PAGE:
Proper operation of such devices must be verified at least monthly, and records
of the monthly verifications shall be available for review. Waste that contains
toxic chemicals that would be violatilized by steam must not be treated in
steam sterilizers. Infectious waste that has been rendered to carbonized or
mineralized ash shall be deemed non-infectious. Unless otherwise hazardous and
subject to the hazardous waste management requirements of the current rules of
the Department of Environment and Conservation, such ash shall be disposable as
a (non-hazardous) solid waste under current rules of the Department of
Environment and Conservation.
facility may discharge liquid or semi-liquid infectious waste to the collection
sewerage system of a wastewater treatment facility which is subject to a permit
pursuant to T.C.A. §§
69-3-101, et seq., provided that
such discharge is in accordance with any applicable terms of that permit and/or
any applicable municipal sewer use requirements.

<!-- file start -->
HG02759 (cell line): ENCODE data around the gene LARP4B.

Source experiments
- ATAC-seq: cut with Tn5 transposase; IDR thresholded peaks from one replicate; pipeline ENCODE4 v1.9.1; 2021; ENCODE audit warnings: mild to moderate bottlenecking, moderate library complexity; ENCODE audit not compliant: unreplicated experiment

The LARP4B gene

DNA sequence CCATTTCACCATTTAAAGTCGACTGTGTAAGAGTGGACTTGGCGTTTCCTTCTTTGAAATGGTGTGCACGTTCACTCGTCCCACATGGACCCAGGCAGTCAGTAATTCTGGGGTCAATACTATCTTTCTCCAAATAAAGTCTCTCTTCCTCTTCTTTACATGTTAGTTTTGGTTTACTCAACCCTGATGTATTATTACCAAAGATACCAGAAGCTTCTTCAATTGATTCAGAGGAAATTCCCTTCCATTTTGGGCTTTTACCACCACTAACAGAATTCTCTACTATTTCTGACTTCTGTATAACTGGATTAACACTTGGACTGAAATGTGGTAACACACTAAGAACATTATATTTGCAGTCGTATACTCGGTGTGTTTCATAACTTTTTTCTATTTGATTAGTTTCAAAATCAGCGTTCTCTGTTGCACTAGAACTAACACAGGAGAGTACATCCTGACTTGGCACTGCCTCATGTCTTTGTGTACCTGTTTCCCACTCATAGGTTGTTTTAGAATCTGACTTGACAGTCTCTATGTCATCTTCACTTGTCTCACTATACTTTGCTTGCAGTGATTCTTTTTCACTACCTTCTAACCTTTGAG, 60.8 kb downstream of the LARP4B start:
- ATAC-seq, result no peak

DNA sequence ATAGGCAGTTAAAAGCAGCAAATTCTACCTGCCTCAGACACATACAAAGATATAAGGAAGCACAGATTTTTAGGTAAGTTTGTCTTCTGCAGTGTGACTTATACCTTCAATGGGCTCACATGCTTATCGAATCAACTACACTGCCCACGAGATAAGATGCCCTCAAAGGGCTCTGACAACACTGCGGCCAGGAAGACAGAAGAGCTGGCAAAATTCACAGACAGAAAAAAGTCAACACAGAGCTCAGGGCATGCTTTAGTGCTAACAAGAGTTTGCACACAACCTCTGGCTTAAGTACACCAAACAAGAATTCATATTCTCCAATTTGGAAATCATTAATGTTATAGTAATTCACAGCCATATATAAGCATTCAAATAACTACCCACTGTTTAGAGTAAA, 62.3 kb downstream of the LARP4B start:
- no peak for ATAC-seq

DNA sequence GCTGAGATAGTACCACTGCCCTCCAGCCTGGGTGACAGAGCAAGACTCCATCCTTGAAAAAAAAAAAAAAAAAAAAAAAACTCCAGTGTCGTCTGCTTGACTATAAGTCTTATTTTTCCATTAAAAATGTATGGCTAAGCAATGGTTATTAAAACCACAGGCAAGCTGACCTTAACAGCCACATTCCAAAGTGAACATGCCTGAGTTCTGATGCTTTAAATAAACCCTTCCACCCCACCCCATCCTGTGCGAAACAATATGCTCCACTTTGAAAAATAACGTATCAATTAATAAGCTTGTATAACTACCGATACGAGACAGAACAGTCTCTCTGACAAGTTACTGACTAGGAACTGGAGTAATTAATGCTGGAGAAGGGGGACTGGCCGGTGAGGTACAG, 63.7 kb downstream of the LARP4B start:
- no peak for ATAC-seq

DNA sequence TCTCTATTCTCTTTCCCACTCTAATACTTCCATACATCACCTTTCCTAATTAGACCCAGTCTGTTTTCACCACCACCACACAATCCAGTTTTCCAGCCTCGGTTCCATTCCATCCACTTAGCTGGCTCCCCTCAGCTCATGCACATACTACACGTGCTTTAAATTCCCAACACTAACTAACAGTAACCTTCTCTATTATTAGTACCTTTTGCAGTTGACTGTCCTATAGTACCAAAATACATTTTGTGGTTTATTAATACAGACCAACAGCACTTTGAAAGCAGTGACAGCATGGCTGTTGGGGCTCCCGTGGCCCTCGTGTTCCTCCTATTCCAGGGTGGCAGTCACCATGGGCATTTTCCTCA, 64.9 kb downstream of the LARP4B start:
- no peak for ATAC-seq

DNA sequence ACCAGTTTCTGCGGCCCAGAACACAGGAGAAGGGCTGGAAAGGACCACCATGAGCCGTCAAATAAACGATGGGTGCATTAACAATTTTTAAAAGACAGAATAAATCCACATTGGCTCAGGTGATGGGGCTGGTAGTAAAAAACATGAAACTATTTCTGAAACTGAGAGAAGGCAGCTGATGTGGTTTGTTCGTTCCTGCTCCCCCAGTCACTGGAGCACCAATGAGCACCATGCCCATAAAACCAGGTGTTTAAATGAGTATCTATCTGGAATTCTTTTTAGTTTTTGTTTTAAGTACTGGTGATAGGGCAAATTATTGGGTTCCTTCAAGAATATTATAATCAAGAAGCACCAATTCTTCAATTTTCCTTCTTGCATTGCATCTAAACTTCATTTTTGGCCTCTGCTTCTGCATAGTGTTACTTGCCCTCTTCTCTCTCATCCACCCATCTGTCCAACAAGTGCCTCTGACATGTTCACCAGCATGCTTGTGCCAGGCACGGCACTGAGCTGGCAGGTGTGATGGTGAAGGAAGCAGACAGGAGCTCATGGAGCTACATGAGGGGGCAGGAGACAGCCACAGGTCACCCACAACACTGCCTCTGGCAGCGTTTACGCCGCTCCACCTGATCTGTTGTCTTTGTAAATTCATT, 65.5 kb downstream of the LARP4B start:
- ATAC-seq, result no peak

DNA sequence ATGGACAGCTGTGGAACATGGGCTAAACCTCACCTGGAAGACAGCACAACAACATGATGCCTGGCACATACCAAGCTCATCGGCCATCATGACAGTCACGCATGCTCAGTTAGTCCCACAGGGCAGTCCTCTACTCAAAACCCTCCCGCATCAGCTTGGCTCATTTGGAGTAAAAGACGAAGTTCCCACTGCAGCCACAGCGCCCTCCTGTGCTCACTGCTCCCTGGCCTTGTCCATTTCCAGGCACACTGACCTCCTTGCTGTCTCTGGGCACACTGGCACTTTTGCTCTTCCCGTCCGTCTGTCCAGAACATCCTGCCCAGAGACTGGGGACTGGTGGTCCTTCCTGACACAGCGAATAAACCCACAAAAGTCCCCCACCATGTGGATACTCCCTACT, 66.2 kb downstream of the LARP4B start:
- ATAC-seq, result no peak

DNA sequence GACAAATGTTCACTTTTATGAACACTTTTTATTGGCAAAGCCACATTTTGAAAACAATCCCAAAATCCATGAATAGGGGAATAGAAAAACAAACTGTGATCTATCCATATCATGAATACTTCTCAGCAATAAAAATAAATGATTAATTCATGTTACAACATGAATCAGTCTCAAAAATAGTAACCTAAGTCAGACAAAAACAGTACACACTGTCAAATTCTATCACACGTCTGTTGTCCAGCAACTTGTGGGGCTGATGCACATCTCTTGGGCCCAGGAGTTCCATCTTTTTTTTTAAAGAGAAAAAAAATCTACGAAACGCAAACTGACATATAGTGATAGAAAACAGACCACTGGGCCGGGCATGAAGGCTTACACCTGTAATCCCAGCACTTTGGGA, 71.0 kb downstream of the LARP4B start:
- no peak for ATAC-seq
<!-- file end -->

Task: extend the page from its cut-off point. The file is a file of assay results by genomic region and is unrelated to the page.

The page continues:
(c) Any health care facility accepting waste
from another state must promptly notify the Department of Environment and
Conservation, county, and city public health agencies, and must strictly comply
with all applicable local, state and federal regulations.
(9) The facility may have waste transported
off-site for storage, treatment, or disposal. Such arrangements must be
detailed in a written contract, available for review. If such off-site location
is located within Tennessee, the facility must ensure that it has all necessary
State and local approvals, and such approvals shall be available for review. If
the off-site location is within another state, the facility must notify in
writing all public health agencies with jurisdiction that the location is being
used for management of the facility's waste. Waste shipped off-site must be
packaged in accordance with applicable federal and state requirements. Waste
transported to a sanitary landfill in this state must meet the requirements of
current rules of the Department of Environment and Conservation.
(10) Human anatomical remains which are
transferred to a mortician for cremation or burial shall be exempt from the
requirements of this rule.
garbage, trash and other non-infectious waste shall be stored and disposed of
in a manner that must not permit the transmission of disease, create a
nuisance, provide a breeding place for insects and rodents, or constitute a
safety hazard. All containers for waste shall be water tight, constructed of
easily-cleanable material, and shall be kept on elevated platforms.